American elections have a participation problem. With one of the lowest turnout rates among developed countries, the world’s wealthiest democracy is far from the world’s most politically engaged.

This is particularly true for young, first-time voters between 18-24, who vote at rates consistently and significantly lower than other age groups.  But that doesn’t make them unimportant: given there are 10.7 million more eligible voters in 2016 than there were in 2012, this segment of the electorate is growing in both size and influence.

Voter engagement graphDemocracy Works, a New York nonprofit, grapples with these weighty issues every day. Dedicated to making voting easier, the nonpartisan organization is striving to reach 80% voter turnout (in 2012, during the last presidential election, it was 57.5%). Playing a central role in reaching that goal is TurboVote: an online tool developed and maintained by Democracy Works that invites would-be voters to sign up to receive election notifications and important, location-specific voting information, as well as help users through the registration process.

Through partnerships with hundreds of schools and corporations, plus high-profile endorsements from entities like Starbucks, Snapchat, and even President Obama, TurboVote has been in the spotlight this presidential election cycle. 

Despite its successes and imperative, Democracy Works lacked the resources and design experience to explore improvements that would better meet the needs and motivations of first-time voters.

To help fill the gap, Democracy Works commissioned SAP’s Design & Co-Innovation Center (DCC), a global team that provides design and innovation services to a wide variety of organizations. Over several months, the Palo Alto-based DCC team of researchers and designers conducted in-person interviews with 18-22-year-olds, observed how these young people engaged with the platform, and did secondary research.

“The team brought a set of fresh eyes that we needed at a moment like this,” said Kathryn Peters, Co-founder of Democracy Works. “It was invaluable to hand the product over to someone who isn’t involved with it 24/7 and get the 30,000 foot view.”

Among a number of findings, the study revealed three key behavioral trends that heavily influence whether young voters will actually vote or not—the DCC provided design recommendations to address each one, and help push more people to the polls.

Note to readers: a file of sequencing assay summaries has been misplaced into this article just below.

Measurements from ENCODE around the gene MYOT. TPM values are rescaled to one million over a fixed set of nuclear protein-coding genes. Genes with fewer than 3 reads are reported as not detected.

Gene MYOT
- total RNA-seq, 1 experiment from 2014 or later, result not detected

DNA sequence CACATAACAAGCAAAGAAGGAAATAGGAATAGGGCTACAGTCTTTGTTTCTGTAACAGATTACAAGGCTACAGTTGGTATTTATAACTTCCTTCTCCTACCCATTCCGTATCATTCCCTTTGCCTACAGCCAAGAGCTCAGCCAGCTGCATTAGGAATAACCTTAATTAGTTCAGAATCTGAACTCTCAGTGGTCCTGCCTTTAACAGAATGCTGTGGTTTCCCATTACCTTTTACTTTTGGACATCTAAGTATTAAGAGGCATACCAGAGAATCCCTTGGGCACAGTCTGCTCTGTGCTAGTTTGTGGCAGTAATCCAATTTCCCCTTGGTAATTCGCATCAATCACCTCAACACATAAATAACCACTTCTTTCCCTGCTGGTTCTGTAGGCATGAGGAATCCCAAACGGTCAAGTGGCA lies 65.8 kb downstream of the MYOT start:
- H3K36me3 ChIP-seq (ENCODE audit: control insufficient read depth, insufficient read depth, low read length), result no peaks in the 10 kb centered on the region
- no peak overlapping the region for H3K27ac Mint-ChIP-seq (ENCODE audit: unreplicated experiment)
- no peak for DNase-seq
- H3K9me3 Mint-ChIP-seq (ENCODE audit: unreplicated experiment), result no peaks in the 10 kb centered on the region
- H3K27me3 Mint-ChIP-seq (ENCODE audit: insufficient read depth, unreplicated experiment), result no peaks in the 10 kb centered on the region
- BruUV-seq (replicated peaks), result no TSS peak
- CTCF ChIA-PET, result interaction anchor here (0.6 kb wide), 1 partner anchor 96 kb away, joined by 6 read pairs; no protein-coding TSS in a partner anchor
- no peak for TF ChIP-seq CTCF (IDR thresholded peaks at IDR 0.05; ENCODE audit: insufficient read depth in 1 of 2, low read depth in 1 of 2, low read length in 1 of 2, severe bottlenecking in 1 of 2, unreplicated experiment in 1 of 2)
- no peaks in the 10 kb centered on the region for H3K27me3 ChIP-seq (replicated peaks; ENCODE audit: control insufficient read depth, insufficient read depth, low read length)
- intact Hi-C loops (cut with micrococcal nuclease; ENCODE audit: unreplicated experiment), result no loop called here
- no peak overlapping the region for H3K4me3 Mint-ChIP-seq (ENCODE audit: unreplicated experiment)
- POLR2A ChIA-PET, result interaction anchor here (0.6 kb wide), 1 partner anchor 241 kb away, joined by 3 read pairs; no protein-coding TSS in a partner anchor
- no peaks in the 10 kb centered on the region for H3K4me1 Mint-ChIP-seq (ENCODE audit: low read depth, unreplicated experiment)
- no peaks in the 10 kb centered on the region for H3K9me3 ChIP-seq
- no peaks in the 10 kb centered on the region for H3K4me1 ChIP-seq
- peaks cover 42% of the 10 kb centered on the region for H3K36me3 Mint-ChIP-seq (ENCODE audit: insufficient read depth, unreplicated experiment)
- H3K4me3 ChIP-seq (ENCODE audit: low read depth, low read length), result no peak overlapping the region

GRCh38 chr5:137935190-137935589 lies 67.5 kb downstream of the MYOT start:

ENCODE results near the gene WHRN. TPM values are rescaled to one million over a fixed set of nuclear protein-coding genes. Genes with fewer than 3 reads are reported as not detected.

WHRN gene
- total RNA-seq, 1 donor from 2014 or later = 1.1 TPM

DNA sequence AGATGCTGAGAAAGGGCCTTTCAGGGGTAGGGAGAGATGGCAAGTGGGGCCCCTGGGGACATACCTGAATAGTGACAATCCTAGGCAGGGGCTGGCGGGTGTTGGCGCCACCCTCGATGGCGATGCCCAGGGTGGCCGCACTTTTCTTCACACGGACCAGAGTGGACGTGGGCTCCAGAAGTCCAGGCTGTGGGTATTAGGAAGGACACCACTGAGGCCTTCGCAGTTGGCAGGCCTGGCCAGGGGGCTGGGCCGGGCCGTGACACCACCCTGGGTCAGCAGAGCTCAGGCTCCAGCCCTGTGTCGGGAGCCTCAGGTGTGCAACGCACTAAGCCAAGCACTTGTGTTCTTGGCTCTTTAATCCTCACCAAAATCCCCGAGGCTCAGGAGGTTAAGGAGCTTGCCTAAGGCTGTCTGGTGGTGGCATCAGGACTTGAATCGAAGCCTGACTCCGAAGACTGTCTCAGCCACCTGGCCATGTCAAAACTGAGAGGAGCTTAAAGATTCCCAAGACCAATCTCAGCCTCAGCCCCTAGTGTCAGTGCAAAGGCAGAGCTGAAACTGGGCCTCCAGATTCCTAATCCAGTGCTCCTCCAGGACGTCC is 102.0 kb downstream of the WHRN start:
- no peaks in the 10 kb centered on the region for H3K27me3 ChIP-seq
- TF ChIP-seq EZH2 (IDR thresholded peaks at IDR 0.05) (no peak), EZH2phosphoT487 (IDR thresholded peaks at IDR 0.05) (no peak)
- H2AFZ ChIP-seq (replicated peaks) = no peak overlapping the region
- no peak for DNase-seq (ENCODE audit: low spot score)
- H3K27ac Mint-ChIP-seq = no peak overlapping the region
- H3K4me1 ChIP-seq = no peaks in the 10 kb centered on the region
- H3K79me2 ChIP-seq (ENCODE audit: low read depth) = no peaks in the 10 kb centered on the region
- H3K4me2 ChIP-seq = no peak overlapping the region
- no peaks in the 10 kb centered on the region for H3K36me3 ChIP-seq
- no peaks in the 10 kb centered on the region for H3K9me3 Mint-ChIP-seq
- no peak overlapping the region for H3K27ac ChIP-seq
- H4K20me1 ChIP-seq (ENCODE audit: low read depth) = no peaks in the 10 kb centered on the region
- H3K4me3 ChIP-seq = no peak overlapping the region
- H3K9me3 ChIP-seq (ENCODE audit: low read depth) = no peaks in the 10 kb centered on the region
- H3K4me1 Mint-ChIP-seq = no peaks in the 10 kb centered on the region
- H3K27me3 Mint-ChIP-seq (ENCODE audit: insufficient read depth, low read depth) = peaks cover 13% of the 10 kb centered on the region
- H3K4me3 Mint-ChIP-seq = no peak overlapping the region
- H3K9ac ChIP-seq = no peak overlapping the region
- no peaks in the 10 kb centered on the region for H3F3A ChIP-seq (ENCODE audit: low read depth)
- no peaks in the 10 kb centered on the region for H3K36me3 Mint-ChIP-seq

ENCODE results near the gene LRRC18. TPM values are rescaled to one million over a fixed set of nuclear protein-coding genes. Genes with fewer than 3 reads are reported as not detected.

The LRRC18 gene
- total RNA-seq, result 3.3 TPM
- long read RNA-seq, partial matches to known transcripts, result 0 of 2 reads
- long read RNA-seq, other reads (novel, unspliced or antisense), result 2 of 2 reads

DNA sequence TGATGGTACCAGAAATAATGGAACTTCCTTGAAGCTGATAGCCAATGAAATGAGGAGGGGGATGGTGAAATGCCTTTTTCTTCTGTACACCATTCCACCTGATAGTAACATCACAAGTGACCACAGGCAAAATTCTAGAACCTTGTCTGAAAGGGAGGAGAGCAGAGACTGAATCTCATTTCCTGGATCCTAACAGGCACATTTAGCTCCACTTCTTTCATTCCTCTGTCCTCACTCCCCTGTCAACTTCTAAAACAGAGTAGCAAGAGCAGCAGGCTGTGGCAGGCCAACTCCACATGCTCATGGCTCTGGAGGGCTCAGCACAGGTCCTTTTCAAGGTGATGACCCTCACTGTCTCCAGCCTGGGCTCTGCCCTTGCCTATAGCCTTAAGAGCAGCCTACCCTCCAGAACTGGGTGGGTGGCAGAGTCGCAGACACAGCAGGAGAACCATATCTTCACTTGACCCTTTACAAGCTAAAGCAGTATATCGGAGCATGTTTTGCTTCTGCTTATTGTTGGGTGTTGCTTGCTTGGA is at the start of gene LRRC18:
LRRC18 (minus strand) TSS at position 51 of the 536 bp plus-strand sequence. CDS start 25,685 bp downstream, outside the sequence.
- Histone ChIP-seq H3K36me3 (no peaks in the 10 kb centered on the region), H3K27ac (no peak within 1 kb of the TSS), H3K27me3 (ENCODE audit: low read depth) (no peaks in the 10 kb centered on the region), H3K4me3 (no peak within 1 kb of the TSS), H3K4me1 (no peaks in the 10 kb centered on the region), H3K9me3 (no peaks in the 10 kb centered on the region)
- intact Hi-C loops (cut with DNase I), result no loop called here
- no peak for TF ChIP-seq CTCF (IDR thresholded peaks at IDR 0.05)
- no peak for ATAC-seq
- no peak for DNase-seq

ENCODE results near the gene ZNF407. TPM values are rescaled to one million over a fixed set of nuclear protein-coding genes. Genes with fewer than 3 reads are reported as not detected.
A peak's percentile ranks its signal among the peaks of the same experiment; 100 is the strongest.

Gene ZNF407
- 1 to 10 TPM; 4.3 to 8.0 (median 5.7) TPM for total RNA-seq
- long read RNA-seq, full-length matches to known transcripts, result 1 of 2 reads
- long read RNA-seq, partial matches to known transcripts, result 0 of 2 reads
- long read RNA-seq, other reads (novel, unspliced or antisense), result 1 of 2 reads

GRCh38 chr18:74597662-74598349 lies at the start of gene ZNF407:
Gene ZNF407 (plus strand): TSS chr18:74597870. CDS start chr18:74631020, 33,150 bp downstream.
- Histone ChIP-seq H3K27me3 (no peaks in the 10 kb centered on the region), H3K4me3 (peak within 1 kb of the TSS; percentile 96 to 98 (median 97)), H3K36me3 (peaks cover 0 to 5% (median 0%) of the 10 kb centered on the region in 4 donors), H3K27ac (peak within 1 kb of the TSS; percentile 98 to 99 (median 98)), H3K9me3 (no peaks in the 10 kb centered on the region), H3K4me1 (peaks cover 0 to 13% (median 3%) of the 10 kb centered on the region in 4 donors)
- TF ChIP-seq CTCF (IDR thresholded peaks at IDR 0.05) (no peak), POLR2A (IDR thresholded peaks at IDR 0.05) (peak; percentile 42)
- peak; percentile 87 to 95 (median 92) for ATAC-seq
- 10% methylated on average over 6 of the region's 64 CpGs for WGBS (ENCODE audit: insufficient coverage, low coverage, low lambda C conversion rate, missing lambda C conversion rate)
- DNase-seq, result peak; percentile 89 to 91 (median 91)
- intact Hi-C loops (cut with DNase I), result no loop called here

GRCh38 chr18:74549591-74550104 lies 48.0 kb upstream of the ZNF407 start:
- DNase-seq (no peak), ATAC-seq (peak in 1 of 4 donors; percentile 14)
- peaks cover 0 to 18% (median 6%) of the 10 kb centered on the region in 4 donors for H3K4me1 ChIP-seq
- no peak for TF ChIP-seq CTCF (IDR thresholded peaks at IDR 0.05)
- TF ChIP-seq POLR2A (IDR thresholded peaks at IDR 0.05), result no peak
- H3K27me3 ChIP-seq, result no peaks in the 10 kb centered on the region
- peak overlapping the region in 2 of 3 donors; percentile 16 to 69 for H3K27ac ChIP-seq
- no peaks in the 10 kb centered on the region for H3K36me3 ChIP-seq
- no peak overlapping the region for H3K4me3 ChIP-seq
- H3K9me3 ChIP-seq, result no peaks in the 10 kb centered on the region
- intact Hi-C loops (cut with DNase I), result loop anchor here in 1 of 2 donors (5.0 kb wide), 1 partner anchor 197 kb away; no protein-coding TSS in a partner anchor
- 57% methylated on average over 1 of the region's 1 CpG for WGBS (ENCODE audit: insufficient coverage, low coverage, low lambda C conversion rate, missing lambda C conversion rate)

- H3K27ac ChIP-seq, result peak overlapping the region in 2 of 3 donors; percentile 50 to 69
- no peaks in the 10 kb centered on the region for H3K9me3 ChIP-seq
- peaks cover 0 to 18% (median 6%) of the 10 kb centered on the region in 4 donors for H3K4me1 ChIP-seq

1. It’s a Group Thing

    
The strongest trigger to registering and getting someone to take that next step to cast a vote is when the “nudge” comes from someone they know. The design team recommended making it easier for users to share TurboVote with their personal connections through social media and email-share buttons with pre-populated yet personable content.

  2. Digital Media is Everywhere and Everything

    Even though young people recognize the inherent bias of peer vetted information, most political content they consume and share happens online. The design team advised TurboVote to become part of the conversation and meet voters at the source of political dialogue by establishing partnerships with popular media entities like Buzzfeed and Snapchat, and aggregating or creating native content on key social channels.

  3. Lack of Place, Lost in Space 

    While young citizens found voter registration to be relatively easy, they struggled to know what to do before and after, often feeling lost in the process. The DCC design team recommended design changes to give users a better sense of place—walking them through the process with clear steps, providing feedback along the way, and sharing information to get users across that “last mile” to the voting booth. 

In an age where just about everything is done online, the registration and voting process (which at some point must involve either sending a letter or physically showing up to a polling location) presents an especially difficult challenge for digital natives. In facilitating this foray into an unfamiliar, analog world, TurboVote has the opportunity to address many of the difficulties inherent in a voting system that has not kept up with the times.

Voting statistics for young people are bleak, but TurboVote’s success suggests there is hope. In 2012, the national turnout rate was 57.5%, while of the people who signed up for TurboVote, 75% turned out. Of the people who updated an existing voter registration through the platform, 83% voted.

“If you want more people to vote, overhaul the entire electoral process,” said Sarah Fathallah, project lead and Senior Designer at SAP’s Design & Co-Innovation Center. “If you can’t do that, then making the existing system easier to navigate is the next best option. We hope the redesigned TurboVote experience does that for voters.”

Democracy Works has implemented many of the DCC’s highest-priority design recommendations to its TurboVote platform in time for the 2016 elections, and over half a million people have signed up in 2016 alone. Only time will tell how these numbers will translate to actual votes on election day.

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